Post-Brexit UK will broker Swiss-style deal with EU, investors say

Boris Johnson wants to turn the UK into a low-tax, lean-regulation paradise attracting business from the continent. The plan won’t work, writes Joseph de Weck. [Shutterstock]

Once the United Kingdom has left the EU, it will most likely implement a bilateral ‘Swiss model’, according to a survey of institutional investors, which also showed financial passporting rights are of greater concern to them than restrictions on immigration.

FTI Consulting surveyed 154 global institutional investors, which control more than $10 trillion in assets between them.

Over three-quarters of respondents said that there will indeed be a Brexit and the UK will leave the EU. More than half (58%) said that the outgoing member state would broker a bilateral agreement with the EU, in the same vein as Switzerland’s.

There was an overwhelming consensus that the UK will go for a Swiss model rather than an EEA or WTO agreement. Only 14% and 11%, respectively, thought it more likely that Theresa May’s government would go down this route.

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A February deal allowing Britain to limit the free movement of workers coming from the European Union is giving ideas to the Swiss, who would like similar exceptions applied to their own relations with the 28 member bloc.

Passporting rights

Louise Harvey, the chair of FTI Consulting Brussels, said that “the shape of trade rules between the UK and the rest of the world is a £1 trillion question,” referring to the amount of trade Britain gets through every year.

In terms of what impact Brexit will have on the UK, only 52% thought it likely that Britain will lose its lucrative financial passporting rights, while a resounding 80% said that immigration restrictions will apply once the UK is out of the bloc.

However, 68% of those surveyed said that they are concerned about the passporting issue, while barely half said that immigration constraints worried them.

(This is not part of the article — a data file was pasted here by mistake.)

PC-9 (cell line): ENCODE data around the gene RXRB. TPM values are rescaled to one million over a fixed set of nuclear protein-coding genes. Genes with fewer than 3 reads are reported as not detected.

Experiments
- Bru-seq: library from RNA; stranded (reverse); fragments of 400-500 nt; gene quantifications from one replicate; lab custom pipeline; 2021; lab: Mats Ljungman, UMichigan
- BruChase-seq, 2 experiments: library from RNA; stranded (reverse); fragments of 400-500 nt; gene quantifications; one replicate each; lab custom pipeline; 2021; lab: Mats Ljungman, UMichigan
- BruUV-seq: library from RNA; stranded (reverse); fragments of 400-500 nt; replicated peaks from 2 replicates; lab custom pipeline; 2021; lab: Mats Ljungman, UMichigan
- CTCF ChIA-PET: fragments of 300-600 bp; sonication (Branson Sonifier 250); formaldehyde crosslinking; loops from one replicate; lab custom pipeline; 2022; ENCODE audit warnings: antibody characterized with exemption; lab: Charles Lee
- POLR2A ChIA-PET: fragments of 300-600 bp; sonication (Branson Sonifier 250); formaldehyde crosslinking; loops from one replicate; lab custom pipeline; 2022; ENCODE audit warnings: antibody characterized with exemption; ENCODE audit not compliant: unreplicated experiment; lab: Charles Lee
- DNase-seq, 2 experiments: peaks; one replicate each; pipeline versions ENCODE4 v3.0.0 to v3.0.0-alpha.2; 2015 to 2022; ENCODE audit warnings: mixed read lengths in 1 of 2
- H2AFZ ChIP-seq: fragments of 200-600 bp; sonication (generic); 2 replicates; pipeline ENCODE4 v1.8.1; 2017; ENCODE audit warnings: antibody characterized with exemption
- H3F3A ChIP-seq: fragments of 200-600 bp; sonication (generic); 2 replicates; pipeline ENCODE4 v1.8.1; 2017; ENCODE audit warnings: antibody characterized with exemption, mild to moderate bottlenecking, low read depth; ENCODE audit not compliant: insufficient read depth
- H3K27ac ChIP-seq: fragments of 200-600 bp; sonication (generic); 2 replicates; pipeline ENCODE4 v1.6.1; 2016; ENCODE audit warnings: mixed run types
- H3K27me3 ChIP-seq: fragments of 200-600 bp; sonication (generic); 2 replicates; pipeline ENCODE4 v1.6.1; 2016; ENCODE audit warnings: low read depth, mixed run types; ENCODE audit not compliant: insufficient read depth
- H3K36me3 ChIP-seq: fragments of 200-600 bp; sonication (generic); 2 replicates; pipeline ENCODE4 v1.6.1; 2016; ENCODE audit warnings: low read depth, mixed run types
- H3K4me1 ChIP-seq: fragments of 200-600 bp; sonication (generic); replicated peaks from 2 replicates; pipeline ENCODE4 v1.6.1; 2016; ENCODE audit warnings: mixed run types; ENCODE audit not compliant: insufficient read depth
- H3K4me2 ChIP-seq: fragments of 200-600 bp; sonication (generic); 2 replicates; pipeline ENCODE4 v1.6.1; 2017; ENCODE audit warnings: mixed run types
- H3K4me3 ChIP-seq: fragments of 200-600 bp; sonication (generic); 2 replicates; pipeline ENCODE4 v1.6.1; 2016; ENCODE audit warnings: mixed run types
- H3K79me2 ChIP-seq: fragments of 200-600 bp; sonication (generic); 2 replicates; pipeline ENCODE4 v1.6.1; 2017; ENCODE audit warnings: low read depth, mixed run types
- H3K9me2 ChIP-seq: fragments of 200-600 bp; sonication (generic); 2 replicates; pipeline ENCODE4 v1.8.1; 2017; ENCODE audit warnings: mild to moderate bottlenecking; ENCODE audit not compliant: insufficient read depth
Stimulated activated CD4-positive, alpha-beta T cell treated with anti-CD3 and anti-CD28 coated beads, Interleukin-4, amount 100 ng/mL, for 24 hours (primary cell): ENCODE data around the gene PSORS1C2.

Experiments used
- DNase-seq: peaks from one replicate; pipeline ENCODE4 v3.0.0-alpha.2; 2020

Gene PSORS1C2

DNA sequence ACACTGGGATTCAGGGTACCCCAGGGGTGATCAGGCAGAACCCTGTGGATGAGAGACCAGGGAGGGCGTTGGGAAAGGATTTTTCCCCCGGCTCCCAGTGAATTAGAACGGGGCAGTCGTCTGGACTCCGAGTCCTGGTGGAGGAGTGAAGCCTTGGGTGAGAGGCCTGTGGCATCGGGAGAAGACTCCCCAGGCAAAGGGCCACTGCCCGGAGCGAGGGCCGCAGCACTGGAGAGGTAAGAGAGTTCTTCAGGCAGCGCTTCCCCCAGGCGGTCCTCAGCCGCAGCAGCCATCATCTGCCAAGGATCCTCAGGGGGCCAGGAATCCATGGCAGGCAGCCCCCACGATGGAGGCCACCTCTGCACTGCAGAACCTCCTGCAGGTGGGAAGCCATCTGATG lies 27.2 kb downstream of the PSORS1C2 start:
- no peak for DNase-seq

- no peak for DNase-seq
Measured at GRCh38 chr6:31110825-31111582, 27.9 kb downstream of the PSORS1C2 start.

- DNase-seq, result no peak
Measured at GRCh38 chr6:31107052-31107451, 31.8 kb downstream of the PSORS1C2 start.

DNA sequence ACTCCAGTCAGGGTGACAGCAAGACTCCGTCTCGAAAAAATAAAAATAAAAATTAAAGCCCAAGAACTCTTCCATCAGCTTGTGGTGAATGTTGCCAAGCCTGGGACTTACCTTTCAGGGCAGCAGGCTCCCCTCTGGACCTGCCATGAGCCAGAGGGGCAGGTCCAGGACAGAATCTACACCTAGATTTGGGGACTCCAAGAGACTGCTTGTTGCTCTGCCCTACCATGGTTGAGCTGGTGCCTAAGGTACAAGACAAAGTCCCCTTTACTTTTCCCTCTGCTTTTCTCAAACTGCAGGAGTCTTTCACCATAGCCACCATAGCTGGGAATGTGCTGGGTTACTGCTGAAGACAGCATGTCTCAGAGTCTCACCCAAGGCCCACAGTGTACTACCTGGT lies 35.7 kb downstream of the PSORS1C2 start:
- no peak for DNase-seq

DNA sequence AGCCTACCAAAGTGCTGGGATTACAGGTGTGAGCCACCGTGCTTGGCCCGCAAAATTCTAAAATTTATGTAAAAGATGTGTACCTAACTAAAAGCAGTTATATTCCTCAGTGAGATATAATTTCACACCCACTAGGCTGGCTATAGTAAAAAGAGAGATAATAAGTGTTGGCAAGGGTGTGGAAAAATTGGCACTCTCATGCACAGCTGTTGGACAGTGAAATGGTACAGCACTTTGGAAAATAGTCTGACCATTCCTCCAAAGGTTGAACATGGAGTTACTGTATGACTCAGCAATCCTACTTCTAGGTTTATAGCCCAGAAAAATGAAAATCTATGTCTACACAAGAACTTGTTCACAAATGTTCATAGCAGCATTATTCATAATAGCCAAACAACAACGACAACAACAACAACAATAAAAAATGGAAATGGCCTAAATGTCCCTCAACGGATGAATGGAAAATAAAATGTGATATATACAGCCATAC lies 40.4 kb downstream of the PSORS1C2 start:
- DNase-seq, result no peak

Passporting allows a firm registered in the EEA to carry out its business in any other EEA country without having to seek approval in every one of them. Multinational companies see it as an invaluable asset in doing business cross-borders, as it significantly cuts the amount of red tape involved.

The prospect of the UK losing its rights has prompted fears that London will lose its status as one of Europe’s major financial hubs, as companies and banking institutions will up sticks to the mainland.

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Swiss model popular among investors

Which kind of deal the UK will go for during its negotiations has long been a topic of discussion. Before the 23 June referendum in the UK, many in the Leave camp touted the Norwegian model as a viable option.

But the Swiss model is clearly popular among investors, as evidenced by the survey’s results. Switzerland, which is not part of the EEA, has had to negotiate some 100 bilateral agreements so as to ensure it can access the EU’s markets and associated agencies like Europol.

The first major trade negotiations took eight years to conclude, well above the two years that the UK has to reach an agreement with the EU, once it triggers Article 50.

This is a package deal that covers not only the internal market but also issues such as the free movement of workers. The whole agreement was thrown into flux by Switzerland’s decision to curb free movement of workers.

British hopes of a precedent being set by the Swiss on free movement and single market access were obliterated in September when Bern decided to scale back its plans to curb EU immigration, instead plumping for local preference on job hires. The plan will be debated later this year in December.

Brexit delivers blow to Swiss EU hopes

Imitation may be the most sincere form of flattery. But it is doubtful if anyone in Switzerland is thanking the City and big bank spin doctors who have come up with the idea that London should seek a Swiss-style relationship with Europe once Brexit is fully consummated, writes Denis MacShane.

The decision on future UK-EU relations will not rest entirely in Britain’s hands and it could be more a question of Westminster accepting what it’s given.

Trade has, unsurprisingly, emerged as one of the most pressing factors of the lead-up to the negotiations, which Theresa May has promised will start at the end of March 2017. The UK’s total trade volume was £1.065 trillion back in 2014, with 48.79% of that being with the EU.

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